Why Taylor Swift Is Nuts for Leaving Spotify

Photo: Jamie McCarthy/2014 Getty Images

An orgy of Tayloriffic Swiftacular commentary on the release of Taylor Swift's new album, 1989, flooded the internet last week. Soon after came a second front of discussion. Swift, it was said, had broken up with Spotify. There would be no streaming of her new album — and she removed all of her previous work from the service to boot. Was it smart? Well, we were informed, the numbers told the story. The album sold 1.2 million copies its first week out. (This was the highest any album had sold in one week in more than ten years.) The gross on the album would be about $12 million. Spotify's payments are almost impossible to calculate given the variables of how the service works, but Swift might have gotten a few thousand dollars for every million streams on the service. It's a no-brainer — Swift was a genius. The CD lives!

Is that analysis correct? No.

First of all, readers should beware when the big, hyped story is that a big star does something big stars are supposed to do. Swift sells more records than anyone this side of Adele. All pop marketing these days is about making a splash. That's why we've seen Beyoncé and U2 go to such lengths to get our attention with their latest releases. Swift didn't have any real tricks like that up her sleeve, so she worked overtime before the release, calling attention to it, and in the end, she and her label did a good job.

Remember that Swift comes from country, with a much more traditional record-buying audience, and this album is her big crossover bid. She's a somewhat bland but sprightly star who appeals to moms and kids, genetically designed to be as ingratiating as possible. The successful marketing of such stuff shouldn’t be greeted with looks of wonder.

Now let's look at the numbers. First of all, Swift doesn't make $12 million from her record. Her record company, Big Machine, does. And the company doesn't make it either, in the end. It makes 60 or 70 cents on the dollar from iTunes. It's selling for $10 at Amazon, $14 at Walmart. Big Machine might make $8 a sale on average. That's $9 million in round figures. Now, these numbers could be larger if Swift's promotional deals with the retailers got her more money; barring that, Swift is going to make about $2 per sale. But remember that typically the label would have given her a large cash advance against future royalties, so it's probably keeping most of the money at this point. (Remember as well that labels have a highly evolved ability to route all money that does come in into its pockets, rather than the artist's, but that's a story for another day.)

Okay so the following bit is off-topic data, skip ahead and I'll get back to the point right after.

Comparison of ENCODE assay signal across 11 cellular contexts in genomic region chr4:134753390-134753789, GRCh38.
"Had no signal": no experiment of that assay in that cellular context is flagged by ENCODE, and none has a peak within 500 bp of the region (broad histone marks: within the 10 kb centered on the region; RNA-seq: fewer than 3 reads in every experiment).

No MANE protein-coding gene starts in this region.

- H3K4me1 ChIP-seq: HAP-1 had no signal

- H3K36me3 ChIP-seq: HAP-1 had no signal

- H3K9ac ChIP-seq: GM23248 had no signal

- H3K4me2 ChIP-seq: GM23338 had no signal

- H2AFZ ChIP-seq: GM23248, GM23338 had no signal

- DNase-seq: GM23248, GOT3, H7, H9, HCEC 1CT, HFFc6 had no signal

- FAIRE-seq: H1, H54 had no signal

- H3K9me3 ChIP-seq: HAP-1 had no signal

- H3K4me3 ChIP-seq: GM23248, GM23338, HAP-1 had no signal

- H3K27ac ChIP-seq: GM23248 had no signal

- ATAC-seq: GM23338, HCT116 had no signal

Anyway, that means Swift might be making $2.4 million off the album this week in straight artist royalties. The real comparison is not between the gross of the album versus what she might make from a streaming service like Spotify, but the difference between her Spotify income and the income from the physical and digital sales she would have lost to the service.

Let's say it's 10 percent. That's $240,000 in royalties. If 1989 totals 100 million streams on Spotify, that might only produce $200,000 in payments back to Swift — and let's remember that on paper, at least, she's splitting those with Big Machine. So let's say $100,000 versus potential lost royalties of $240,000 ….

... meaning Spotify might have cost her $150,000. That's not nothing to me and you, but in TaylorWorld, it's really not much. On Swift's last tour, she grossed an average of $1.8 million — almost as much as she's making off her new album with its spectacular sales — per show; even after expenses and administrative costs, she will have made that $200,000 differential up at about the 20-minute mark of her next appearance.

The second misleading aspect of the debate is that the decision to be on Spotify or not is not really Swift's to make. She's a big star and undoubtedly has more juice than a lot of performers, but it's Big Machine's job to maximize its own sales. The label — again, this is in crude terms — is probably making three times as much as Swift is on the CD. The differential is a lot greater; from its perspective, it makes so much more off a CD sale that its business focus is on little else. (Also, as the Times reported, a sale of the label might be in the offing, and a strong performance by the label's star performer couldn't hurt the potential sale price.)